The U.S. Forest Service announced that Todd Pechota, Forest Fire Management Officer (FMO) on the Black Hills National Forest, is the recipient of the 2015 National Forest FMO of the Year award. He received the honor during a recent ceremony at the U.S. Forest Service Regional Office in Colorado.

The Black Hills National forest is in the Black Hills of western South Dakota and northeast Wyoming.

Todd Pechota
Todd Pechota, in a screen grab from a video as he was interviewed about the Whaley prescribed fire north of Hill City, SD, January 13, 2016.

The award recognizes the most outstanding fire manager in the U.S. Forest Service each year.  It has a long and prestigious history of honoring fire managers who have exhibited exceptional leadership in Forest Fire Management leadership as a Forest Fire Management Officer.

“Todd is an exceptional leader in wildland fire,” said Craig Bobzien, Black Hills National Forest Supervisor.  “This award is a testament to the work he has accomplished. It underscores the relationships he has developed locally and across the nation, and the special care that he has shown for all those that have worked with him.”

In addition to his position as FMO on the Black Hills National Forest, Pechota serves as the Incident Commander for the Rocky Mountain Type 1 Incident Management Team and is past Chairman of the Great Plains Regional Dispatch Board of Directors.

Wildland fire management in Wyoming

The University of Wyoming has issued a publication about the patterns, influences, and effects of wildland fire in the state.

The University of Wyoming paper covers basic facts about fire, weather, intensity, severity, prescribed burning, as well as fire effects and interactions with soils, plants, livestock, wildlife, and bark beetle outbreaks. The document is 16 pages long with an additional 8 pages of references and a glossary. It was written by Derek Scasta, Assistant Professor and Extension Rangeland Specialist.

A couple of items attracted my attention. One is the graphic at the top of this article, the mean fire return interval for Wyoming. If you’re familiar with the geography of an area, data like this can absorb your interest for a while. The map appears to be a section taken out of the whole country map.

Another topic covered in the publication is the relationship between precipitation and acres burned.

Wyoming precipitation acres burned

The chart above from the paper uses the total Wyoming statewide annual precipitation compared with the total number of acres burned in wildfires each year. We have been thinking that the weather in the summer has a greater effect on acres burned than weather throughout the year. Those weather factors include temperature, relative humidity, wind, and precipitation, and a few others used by the National Fire Danger Rating System. It’s beyond our capacity to analyze all of those, unless we use an index that takes multiple parameters into account, such as the Burning Index or the Energy Release Component.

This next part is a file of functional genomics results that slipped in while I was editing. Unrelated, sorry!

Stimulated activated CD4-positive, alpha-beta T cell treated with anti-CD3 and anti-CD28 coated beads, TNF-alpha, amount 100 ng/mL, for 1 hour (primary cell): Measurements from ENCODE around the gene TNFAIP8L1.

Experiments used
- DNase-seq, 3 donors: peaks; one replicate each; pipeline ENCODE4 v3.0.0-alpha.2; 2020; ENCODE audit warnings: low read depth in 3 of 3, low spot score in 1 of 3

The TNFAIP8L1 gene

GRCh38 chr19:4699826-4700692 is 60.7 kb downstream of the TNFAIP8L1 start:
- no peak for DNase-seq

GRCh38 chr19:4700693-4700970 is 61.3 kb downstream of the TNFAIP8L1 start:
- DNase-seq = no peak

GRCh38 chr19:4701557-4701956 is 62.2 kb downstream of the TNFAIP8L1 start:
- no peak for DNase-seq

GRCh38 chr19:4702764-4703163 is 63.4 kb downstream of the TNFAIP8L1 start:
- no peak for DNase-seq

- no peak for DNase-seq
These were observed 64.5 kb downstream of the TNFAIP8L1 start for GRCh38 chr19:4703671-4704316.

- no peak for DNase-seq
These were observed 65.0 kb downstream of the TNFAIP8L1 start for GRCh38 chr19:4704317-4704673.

Wyoming precipitation acres burned, WildfireToday

But what we did (immediately above) was to take one weather parameter from the summer and plotted it on a chart similar to the UofW chart– average monthly precipitation each year for June, July, and August. The weather data came from NOAA, and the acres burned was extracted from the University of Wyoming chart.

Included among the disclaimers is that average precipitation across the state does not apply to every square mile. Thunderstorms in the summer could be hammering one area, while a major fire is burning somewhere else. And, using only precipitation does not take into account temperature, relative humidity, and wind, which are all very important.

If anyone is interested in analyzing the Wyoming fire occurrence data using another weather factor or NFDRS Index (from the summer months), below are the numbers I used. Or, if you’d like to look at another state or geographic area, that would be fine. It’s important to analyze the acres burned and the weather observations for a large area in order get a sample of sufficient size to make it statistically significant. For example, use 15 to 20 years of information from a large national forest with multiple weather stations to reduce the data-skewing impact of a gully-washer thunderstorm at one location.

wyoming acres burned precipitation